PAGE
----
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Argentina eyes the greenback

Milei’s goal to remove the nation’s battered peso in favor of the greenback will be easier said than done — and the stakes couldn’t be higher. Failure could result in the country suffering its 10th sovereign debt default, higher poverty levels and social unrest.

There are many challenges standing in the way of Milei’s grand dollarization plans.

First, the country is pretty much broke. The central bank has almost no U.S. dollar reserves, and it lacks access to global capital markets to get the stocks that would be required to keep the economy going.

Technically, Milei could go to the International Monetary Fund (IMF) to ask for another loan, but that’s a long shot considering how Argentina is already struggling to comply with the conditions of an $44 billion aid deal reached with the IMF in 2022.

To alleviate some of these challenges, the new president has vowed to cut down on spending and open the country’s economy to global markets. He also plans to privatize certain state-run companies, including media outlets and the oil giant YPF Sociedad Anonima (YPF). Shares in the company closed 40% higher in New York following Milei’s win.

Milei also faces sizable political and legal battles, and there’s no guarantee that dollarization will indeed fix the nation’s fiscal challenges. Other South American nations that have gone down this route, like Panama, El Salvador and Ecuador, have seen varying degrees of success, with the latter two still struggling to deal with mega levels of debt.

Giving Washington control over Argentina’s monetary policy may help to bring the nation’s rampant inflation under control, but there are many other meaningful fiscal reforms Milei will have to spearhead if he really wants Argentina to return to being a “world power” within his stated goal of 35 years.

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A stock market rally

While the future of the Argentinian economy remains shrouded in doubt, one thing that is abundantly clear is that Milei’s win has caught the attention of investors in the U.S.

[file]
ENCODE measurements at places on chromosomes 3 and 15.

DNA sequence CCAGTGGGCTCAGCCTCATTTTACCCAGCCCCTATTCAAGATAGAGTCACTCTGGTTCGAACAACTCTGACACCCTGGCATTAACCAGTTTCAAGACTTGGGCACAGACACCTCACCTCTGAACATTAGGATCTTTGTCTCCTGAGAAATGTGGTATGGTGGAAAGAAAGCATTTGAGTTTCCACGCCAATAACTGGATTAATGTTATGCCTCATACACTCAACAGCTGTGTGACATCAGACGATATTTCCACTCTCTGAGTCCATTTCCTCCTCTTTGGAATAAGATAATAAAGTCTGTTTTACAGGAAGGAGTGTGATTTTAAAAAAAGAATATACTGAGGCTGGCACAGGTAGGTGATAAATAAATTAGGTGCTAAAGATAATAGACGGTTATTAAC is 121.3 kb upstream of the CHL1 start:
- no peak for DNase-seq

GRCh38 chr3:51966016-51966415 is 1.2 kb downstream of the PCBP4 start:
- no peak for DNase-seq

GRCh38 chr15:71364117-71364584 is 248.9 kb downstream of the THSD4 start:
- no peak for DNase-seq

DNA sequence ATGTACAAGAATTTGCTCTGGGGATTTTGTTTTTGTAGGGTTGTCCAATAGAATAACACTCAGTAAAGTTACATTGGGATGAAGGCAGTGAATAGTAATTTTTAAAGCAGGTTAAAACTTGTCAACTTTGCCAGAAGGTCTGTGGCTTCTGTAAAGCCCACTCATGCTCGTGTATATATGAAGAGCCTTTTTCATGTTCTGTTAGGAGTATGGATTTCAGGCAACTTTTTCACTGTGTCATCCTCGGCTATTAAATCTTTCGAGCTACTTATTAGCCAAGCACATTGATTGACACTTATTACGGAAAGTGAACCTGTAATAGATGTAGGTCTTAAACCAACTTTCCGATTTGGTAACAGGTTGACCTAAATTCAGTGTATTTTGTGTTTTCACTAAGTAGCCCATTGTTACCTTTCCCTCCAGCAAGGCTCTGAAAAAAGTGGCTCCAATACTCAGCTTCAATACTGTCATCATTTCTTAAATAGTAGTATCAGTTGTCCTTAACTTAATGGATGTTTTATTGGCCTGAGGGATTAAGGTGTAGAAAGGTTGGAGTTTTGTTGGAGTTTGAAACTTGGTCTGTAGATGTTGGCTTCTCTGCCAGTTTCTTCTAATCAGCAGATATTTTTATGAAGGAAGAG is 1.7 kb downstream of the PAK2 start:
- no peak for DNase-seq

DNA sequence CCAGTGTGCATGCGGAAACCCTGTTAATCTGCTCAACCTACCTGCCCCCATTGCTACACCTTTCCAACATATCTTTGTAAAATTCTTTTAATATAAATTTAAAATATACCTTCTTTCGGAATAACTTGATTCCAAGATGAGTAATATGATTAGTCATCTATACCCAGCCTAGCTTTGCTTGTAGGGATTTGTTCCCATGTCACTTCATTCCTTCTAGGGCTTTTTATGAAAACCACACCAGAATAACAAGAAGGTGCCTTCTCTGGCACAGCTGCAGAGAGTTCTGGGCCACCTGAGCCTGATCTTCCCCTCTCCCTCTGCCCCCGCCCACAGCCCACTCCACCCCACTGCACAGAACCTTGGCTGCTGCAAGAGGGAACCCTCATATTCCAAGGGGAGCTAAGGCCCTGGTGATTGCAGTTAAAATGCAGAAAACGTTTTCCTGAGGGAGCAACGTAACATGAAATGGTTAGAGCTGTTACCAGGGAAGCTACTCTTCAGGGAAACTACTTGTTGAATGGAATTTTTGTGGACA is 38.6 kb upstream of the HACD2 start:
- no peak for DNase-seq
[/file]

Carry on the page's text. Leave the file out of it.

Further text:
On Monday, the Global X MSCI Argentina ETF (ARGT) — a U.S.-listed fund focused on Argentine equities — surged 11.5%. Todd Sohn, an ETF analyst at Strategas, told Reuters it was the second-most active day of trading ever recorded for the fund since its launch in 2011. ARGT's largest holding is e-commerce giant MercadoLibre (MELI) which accounts for 28% of it.

When it came to U.S.-listed shares of Argentine companies, wins were seen across various sectors. For instance, American depositary shares (ADRs) of major financial institutions like Banco Macro SA (BMA) , Grupo Financiero Galicia S.A. (GGAL), Grupo Supervielle (SUPV) and Banco Bbva Argentina (BBAR) saw increases of between 17.2% and 23.9%.

Shares in Argentina’s largest independent energy company, Pampa Energía S.A. (PAM), also rose 17.9%.

Meanwhile, a leading agricultural company Cresud SACIF (CRESY) saw a 20.3% increase — a welcome lift for the sector after a three-year drought triggered a sharp fall in agricultural production — and Telecom Argentina (TEO) closed 22.2% higher.

If these stock market gains have caught your interest, remember that there are many moving parts to consider when it comes to Milei’s economic policy and the future performance of Argentinian companies.

If the prospect of a dollarized Argentina has you intrigued in Argentine stocks, first consider this cautious note by Goldman Sachs’ economist Sergio Arnella published in The Wall Street Journal: “As with everything in economics, there is no free lunch, and adopting, preserving and benefiting from dollarization could be challenging.”

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Bethan Moorcraft is a reporter for Moneywise with experience in news editing and business reporting across international markets.


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